Friday, July 23, 2010

Blending in, For Better or Worse

"I'm just a face in the crowd,
Nothing to worry about,
Not even trying to stand out;
I'm getting smaller and smaller and smaller."
 -- Nine Inch Nails, Getting Smaller

I've been passing a lot lately, which is nice. Everywhere I go, I get "miss"ed or "ma'am"ed by strangers, including on the phone and voice chat (which was my original voice goal- w00t)! I'm so happy to be talking online again, even if I still get nervous that I'm talking too much, or that I may slip back in to my old voice when I get excited.

Passing is pretty important to me, mostly because I like being able to blend in. Being perceived as female also means that I don't get harassed in bathrooms, and puts the control of when, how, and if I tell people I'm trans in to my hands.

I once read an interesting question: "If you were the only person left in the world, would you still need to transition?" My answer would be a definite "no." To me, transition is an act of moving from one social box to another. If I were the only one left in the world, I wouldn't need to fit in to either box, but I'd still look/talk/act a lot closer to how I do today than how I did two years ago.

Unfortunately, we live in a society that is very focused on the gender binary. I've learned to walk a fine line, as I think many people do, between what's truly me, and what's societally acceptable for my gender. The difference between trying to do this as a male, and trying to do this as a female, is that I feel much more comfortable now.

Over the last year, and especially the last few months, I've continually tried on new aspects of appearance, personality, speech, etc. I try a trait to see if it feels like me, if it's passable, if it's sustainable, then I either adopt it, or toss it in the bin. I like to think that I'm speed-learning the things I may have learned growing up, had my life been a little different. I also know, of course, that I have a long way to go, and that my presentation will always be improving.

It's interesting, all the subtle differences in how strangers look at me and talk to me since I've started presenting as female, but there are two changes that stand out the most.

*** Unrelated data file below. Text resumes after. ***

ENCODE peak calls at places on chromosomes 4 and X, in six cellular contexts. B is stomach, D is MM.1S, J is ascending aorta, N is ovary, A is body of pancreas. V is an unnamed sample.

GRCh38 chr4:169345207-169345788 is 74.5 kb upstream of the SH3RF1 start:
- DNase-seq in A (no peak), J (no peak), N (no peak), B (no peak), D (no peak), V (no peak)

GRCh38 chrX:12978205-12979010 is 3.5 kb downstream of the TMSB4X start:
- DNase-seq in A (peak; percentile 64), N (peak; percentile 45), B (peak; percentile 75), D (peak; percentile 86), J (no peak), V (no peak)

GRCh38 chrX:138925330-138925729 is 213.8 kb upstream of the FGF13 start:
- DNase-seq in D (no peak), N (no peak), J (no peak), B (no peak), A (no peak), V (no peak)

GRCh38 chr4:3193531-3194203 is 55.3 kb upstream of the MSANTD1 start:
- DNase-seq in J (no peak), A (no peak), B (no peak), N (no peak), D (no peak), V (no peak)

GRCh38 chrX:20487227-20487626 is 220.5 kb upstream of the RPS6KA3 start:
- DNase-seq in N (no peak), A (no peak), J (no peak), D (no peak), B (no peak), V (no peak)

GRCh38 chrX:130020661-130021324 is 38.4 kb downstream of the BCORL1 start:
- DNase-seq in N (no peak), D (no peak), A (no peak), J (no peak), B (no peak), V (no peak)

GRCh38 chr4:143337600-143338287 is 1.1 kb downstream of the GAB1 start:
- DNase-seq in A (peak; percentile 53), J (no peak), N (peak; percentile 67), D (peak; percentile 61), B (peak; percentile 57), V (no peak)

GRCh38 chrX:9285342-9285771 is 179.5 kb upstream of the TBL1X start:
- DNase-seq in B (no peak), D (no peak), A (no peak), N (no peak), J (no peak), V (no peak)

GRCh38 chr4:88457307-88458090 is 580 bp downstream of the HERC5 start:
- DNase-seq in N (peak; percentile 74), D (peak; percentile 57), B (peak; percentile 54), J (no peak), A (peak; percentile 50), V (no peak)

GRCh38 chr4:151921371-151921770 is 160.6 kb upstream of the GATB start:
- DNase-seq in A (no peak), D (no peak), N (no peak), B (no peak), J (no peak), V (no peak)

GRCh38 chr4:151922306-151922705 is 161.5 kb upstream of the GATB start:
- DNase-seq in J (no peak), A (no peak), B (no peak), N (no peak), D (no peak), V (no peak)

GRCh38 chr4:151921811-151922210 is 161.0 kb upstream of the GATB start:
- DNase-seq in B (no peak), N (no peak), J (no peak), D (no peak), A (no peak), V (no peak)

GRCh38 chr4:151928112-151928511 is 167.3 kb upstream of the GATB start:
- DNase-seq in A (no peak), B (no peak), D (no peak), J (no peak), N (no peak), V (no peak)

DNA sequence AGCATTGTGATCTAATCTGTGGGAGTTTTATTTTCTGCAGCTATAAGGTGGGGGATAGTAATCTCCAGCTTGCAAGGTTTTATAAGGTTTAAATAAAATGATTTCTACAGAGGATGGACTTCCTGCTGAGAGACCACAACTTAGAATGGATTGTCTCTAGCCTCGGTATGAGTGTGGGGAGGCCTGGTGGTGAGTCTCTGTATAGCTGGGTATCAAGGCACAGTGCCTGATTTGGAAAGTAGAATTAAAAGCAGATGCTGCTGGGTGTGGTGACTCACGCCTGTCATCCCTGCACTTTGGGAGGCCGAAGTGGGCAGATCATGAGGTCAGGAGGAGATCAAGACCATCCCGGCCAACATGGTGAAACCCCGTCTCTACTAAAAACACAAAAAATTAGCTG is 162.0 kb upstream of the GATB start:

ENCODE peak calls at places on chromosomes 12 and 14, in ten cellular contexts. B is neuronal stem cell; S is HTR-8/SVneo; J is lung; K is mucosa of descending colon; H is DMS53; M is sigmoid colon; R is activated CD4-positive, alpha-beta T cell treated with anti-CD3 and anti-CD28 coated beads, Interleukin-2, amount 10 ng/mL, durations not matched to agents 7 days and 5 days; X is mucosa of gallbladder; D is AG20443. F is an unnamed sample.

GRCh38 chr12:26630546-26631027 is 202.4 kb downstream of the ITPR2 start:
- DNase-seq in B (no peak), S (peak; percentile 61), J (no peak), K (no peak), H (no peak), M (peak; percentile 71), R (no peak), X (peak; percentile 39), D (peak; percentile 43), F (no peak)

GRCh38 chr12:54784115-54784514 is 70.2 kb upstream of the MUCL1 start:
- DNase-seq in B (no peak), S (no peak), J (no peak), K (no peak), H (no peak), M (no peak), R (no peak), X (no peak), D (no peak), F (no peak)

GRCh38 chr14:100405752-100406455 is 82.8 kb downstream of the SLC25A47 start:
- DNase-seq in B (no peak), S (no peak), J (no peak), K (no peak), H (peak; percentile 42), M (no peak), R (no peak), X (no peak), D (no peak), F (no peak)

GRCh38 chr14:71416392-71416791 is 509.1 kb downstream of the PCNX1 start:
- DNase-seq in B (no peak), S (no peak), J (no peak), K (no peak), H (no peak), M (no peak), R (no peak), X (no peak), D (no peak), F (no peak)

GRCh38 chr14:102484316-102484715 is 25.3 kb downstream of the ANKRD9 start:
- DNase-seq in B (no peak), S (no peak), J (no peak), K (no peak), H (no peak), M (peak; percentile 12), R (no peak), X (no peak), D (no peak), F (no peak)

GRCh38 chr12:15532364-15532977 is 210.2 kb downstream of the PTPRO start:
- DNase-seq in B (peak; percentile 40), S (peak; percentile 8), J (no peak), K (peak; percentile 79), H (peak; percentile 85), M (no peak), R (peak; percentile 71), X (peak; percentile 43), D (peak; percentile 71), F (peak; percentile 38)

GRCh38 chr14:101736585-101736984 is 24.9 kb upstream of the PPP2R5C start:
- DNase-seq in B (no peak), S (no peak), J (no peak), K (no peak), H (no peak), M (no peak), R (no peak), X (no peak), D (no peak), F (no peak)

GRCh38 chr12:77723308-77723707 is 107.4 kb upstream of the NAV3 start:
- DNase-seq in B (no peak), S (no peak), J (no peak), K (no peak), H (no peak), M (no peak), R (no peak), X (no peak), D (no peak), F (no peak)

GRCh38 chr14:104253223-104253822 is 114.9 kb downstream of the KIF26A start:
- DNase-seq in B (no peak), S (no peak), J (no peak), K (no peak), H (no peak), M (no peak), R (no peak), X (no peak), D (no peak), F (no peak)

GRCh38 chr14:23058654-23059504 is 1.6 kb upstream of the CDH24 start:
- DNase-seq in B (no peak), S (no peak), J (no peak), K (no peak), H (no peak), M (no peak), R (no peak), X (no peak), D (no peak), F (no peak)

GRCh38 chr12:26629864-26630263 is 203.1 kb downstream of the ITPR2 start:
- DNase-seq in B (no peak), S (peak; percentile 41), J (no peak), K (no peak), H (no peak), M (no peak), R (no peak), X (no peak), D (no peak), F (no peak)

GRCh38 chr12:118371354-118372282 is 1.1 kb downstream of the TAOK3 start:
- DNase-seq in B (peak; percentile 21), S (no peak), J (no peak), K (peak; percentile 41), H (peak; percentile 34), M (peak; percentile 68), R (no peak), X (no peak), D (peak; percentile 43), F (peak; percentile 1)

First, people open doors for me everywhere I go.

And second, random people give Erin and me dirty looks at the slightest sign of PDA. Erin has no problems with it, but it's taken me a long time to get used to. Of course, when I appeared male, nobody had any problem with us. Now, the only thing that's really changed is my appearance, and suddenly they don't approve. If they only knew. >=D

Showing my ID is also getting more and more awkward. Sometimes I warn people that "it's the wrong gender". Most people just furrow their brows a bit and move on, but a few weeks ago at a bar, the server declared "This isn't you."
I replied that it was indeed me, though "I know I looked a little different with the goatee."
"Oh. It is you."
Of course, the fun part was then explaining the confusion to the friends of friends I was with.

I've started figuring out all the paper work for a legal name change. (Thanks Dexter for helping me out!) The first step is to get certification from the sex offender registry that I'm not in it. From there, I basically just fill out a whole bunch of forms, and schedule a court hearing. I'm excited, because it will take a lot of worry and hassle out of life, but at the same time, I'll miss those opportunities to bring attention to my trans status.

I feel like I'm reaching a turning point. Just as I'm learning to like identifying as trans, and beginning to consider how much I have to offer the T community, even just by being out and being me, I can also see how easy it would be to put this behind me and be a "normal" girl. I can understand why a lot of transsexuals choose to move to a new place and start a new life. Even though I knew from the beginning that I couldn't do that, I don't blame them in the slightest.

Personally, I hate keeping secrets about myself, and I'll probably always be out, but how active I want to be as an advocate is a question I've yet to answer.

1 comment:

  1. Once you're over the paperwork hump it's all easy breezy downhill from there on out. :]